Arguably these high tides are caused by climate change and/or a combination of weather circumstances. If these king tides continue, then Council will have the option of allowing the reclaimed land in Dudding Park and around Rods Island to return to a salt tolerant plant regime or of undertaking major capital works.  We hope that they will communicated with the community and stakeholders about this.

Actions Council has taken in the past

The North Shore City Council and the new Auckland Council have undertaken a number of actions to try to prevent further erosion and pollution over the years. 
  • In ~2004, the Water Services department undertook a stream study - I can no longer find this on the North Shore City Council site. A walkabout has been repeated in 2012-2013 - but we have not seen a copy yet.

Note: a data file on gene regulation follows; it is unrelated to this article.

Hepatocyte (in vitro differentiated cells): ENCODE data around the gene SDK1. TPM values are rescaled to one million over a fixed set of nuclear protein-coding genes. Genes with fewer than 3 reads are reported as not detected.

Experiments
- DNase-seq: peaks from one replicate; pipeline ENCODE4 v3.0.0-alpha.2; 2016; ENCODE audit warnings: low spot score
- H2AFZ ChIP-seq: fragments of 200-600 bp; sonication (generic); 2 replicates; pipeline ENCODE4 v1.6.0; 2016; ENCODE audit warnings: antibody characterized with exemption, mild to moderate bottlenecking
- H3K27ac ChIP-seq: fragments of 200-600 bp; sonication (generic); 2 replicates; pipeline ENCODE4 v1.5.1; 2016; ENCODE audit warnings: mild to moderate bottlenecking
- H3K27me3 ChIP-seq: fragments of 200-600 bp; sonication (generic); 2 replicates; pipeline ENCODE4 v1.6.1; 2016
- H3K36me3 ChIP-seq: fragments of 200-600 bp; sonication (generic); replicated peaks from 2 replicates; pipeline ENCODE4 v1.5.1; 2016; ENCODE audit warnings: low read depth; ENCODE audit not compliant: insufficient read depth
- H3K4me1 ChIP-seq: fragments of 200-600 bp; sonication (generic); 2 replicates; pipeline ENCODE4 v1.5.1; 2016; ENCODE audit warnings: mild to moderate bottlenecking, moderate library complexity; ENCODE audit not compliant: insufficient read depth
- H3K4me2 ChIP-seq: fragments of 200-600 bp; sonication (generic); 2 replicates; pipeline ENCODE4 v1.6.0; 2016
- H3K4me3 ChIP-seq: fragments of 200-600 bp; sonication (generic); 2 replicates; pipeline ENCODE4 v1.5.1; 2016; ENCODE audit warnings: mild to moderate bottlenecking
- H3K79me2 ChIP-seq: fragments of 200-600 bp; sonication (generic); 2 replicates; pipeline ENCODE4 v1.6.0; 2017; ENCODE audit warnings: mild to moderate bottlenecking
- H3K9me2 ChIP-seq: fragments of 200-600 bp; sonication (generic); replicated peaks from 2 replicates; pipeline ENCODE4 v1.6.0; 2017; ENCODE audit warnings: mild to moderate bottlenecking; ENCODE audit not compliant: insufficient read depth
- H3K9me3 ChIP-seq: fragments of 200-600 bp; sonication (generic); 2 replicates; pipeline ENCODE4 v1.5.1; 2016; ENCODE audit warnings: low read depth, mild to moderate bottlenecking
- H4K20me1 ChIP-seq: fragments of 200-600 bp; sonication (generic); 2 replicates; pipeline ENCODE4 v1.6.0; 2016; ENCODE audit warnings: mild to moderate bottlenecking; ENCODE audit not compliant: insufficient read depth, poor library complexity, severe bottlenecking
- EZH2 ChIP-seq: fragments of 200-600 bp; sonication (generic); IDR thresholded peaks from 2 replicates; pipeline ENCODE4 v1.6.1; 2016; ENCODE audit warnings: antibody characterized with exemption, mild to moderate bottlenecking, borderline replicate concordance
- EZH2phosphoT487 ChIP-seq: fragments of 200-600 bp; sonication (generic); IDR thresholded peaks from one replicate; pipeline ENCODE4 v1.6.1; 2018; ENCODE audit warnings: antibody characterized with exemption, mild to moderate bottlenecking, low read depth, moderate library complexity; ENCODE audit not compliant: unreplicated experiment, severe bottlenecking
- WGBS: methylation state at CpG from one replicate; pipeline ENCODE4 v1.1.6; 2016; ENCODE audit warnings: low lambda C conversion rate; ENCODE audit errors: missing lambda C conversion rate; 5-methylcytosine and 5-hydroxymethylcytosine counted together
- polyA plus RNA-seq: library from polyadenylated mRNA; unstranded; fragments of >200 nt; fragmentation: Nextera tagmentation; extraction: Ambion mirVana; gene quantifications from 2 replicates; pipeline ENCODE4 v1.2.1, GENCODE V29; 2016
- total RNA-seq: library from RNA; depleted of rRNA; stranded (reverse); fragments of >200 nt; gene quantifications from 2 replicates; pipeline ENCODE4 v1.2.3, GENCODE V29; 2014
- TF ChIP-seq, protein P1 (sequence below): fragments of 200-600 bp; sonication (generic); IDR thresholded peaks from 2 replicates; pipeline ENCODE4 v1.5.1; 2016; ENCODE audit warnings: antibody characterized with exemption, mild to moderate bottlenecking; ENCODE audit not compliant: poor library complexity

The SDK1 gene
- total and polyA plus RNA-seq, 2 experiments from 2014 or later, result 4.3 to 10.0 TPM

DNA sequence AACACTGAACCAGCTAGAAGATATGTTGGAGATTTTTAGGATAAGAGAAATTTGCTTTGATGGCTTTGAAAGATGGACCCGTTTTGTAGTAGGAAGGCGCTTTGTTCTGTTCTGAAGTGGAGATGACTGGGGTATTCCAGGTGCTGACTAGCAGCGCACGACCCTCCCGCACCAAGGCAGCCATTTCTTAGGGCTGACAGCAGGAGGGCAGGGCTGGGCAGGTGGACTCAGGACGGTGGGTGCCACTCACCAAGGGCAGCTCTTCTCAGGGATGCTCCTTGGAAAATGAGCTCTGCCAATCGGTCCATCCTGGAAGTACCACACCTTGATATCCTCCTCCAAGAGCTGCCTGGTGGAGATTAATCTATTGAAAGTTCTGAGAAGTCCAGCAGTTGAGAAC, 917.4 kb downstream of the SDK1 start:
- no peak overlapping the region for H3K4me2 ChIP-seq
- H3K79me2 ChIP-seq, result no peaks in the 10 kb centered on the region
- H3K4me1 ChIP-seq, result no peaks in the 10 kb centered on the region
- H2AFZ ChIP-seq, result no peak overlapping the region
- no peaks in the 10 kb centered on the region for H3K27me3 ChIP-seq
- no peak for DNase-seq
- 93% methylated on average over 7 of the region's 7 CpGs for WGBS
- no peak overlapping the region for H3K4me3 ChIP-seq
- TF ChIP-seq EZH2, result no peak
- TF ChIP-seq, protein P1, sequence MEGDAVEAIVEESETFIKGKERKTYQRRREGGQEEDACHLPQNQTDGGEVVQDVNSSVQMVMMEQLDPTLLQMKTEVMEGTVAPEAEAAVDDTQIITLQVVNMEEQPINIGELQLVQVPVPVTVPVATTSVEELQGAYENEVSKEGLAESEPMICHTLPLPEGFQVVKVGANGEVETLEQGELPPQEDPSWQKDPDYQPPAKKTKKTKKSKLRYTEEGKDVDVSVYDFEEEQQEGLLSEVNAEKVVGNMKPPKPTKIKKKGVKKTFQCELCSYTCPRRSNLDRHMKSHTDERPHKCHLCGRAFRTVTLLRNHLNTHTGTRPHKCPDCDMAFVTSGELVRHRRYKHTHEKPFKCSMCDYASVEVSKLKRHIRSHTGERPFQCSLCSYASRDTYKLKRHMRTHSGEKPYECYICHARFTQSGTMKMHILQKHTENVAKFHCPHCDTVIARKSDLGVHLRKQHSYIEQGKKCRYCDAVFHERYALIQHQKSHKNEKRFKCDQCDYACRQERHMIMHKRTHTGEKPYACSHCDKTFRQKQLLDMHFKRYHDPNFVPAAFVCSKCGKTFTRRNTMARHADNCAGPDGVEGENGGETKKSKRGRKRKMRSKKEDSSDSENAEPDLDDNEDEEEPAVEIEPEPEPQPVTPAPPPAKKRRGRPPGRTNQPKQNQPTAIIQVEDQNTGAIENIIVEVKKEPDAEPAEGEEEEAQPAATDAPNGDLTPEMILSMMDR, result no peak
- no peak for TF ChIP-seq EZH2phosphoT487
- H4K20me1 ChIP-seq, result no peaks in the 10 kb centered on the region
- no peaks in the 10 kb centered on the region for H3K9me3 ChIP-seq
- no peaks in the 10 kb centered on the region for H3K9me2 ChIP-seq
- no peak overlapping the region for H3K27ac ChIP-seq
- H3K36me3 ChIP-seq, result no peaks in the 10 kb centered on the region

• In 2009, the Water Services department planted a lot of carexes and other plants around the stream below the Westpac Bank building.
  • In 2010-11 the Council undertook a project in Seaview and Valley Road.  See

Streams and flood plains

Le Roys Bush is subject to some heavy storm water flows resulting in erosion and the possible loss of native fish habitats.

The following screenshot shows the Auckland Council GIS map of storm water streams, flood zones and flood sensitive areas.

During 2012 and 2013, floodwater volumes appeared particularly heavy.  
The disappearance of over 400 banded kokopu from the stream above the waterfall may have been due to pollution and/or heavy flooding.
Some native plantings undertaken by volunteers also appear to have been affected by heavy flooding.